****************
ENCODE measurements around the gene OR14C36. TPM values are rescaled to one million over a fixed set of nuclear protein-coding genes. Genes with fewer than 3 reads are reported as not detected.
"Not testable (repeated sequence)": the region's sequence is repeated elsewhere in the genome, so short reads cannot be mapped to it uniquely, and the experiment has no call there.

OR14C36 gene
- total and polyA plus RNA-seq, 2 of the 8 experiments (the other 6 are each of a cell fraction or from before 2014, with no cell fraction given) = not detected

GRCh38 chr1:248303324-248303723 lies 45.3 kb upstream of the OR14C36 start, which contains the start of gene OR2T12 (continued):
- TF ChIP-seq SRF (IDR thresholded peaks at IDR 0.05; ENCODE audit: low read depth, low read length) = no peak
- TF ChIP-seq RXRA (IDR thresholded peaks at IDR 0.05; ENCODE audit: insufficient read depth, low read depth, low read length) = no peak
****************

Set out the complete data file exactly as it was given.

ENCODE measurements around the gene OR14C36. TPM values are rescaled to one million over a fixed set of nuclear protein-coding genes. Genes with fewer than 3 reads are reported as not detected.
"Not testable (repeated sequence)": the region's sequence is repeated elsewhere in the genome, so short reads cannot be mapped to it uniquely, and the experiment has no call there.

OR14C36 gene
- total and polyA plus RNA-seq, 2 of the 8 experiments (the other 6 are each of a cell fraction or from before 2014, with no cell fraction given) = not detected

GRCh38 chr1:248303324-248303723 lies 45.3 kb upstream of the OR14C36 start, which contains the start of gene OR2T12 (continued):
- TF ChIP-seq SRF (IDR thresholded peaks at IDR 0.05; ENCODE audit: low read depth, low read length) = no peak
- TF ChIP-seq RXRA (IDR thresholded peaks at IDR 0.05; ENCODE audit: insufficient read depth, low read depth, low read length) = no peak